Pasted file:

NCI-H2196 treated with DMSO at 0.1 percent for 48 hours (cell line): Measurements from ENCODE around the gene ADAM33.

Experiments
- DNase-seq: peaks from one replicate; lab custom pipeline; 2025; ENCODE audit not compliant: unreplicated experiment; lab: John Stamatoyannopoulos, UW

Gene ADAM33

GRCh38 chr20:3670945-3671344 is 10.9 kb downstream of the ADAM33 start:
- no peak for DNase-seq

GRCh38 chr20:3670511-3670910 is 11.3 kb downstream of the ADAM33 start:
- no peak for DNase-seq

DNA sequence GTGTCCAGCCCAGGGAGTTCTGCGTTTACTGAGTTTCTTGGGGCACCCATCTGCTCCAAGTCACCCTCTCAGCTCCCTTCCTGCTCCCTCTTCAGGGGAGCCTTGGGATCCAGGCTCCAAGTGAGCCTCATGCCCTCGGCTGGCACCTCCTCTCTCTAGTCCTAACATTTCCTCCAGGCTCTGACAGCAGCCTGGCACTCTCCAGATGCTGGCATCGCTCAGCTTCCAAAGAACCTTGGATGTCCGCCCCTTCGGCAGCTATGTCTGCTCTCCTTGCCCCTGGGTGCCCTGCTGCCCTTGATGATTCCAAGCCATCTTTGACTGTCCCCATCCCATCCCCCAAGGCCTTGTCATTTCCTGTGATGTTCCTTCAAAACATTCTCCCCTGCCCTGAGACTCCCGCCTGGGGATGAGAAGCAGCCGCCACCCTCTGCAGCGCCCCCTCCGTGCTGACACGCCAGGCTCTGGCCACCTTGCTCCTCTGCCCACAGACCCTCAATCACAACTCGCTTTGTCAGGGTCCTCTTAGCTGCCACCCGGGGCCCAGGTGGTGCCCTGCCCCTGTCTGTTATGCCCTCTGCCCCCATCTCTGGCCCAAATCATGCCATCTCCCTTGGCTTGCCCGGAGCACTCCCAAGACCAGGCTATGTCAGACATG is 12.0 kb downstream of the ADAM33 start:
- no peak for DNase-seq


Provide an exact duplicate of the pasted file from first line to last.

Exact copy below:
NCI-H2196 treated with DMSO at 0.1 percent for 48 hours (cell line): Measurements from ENCODE around the gene ADAM33.

Experiments
- DNase-seq: peaks from one replicate; lab custom pipeline; 2025; ENCODE audit not compliant: unreplicated experiment; lab: John Stamatoyannopoulos, UW

Gene ADAM33

GRCh38 chr20:3670945-3671344 is 10.9 kb downstream of the ADAM33 start:
- no peak for DNase-seq

GRCh38 chr20:3670511-3670910 is 11.3 kb downstream of the ADAM33 start:
- no peak for DNase-seq

DNA sequence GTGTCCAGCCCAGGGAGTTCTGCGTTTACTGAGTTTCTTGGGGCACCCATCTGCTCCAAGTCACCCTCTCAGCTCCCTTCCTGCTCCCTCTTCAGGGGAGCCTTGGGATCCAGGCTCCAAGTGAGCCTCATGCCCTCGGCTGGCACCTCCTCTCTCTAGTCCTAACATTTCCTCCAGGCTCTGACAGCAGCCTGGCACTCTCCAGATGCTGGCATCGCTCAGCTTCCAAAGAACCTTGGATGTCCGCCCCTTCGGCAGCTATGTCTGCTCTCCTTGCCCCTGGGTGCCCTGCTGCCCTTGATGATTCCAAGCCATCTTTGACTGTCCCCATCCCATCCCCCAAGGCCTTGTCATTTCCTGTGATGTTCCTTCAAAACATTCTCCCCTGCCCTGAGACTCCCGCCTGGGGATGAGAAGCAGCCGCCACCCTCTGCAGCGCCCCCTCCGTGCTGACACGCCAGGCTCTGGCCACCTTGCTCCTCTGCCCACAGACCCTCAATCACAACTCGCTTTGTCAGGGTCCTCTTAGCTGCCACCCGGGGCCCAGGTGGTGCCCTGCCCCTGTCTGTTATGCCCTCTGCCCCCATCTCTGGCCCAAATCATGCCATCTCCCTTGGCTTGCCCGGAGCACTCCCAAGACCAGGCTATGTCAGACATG is 12.0 kb downstream of the ADAM33 start:
- no peak for DNase-seq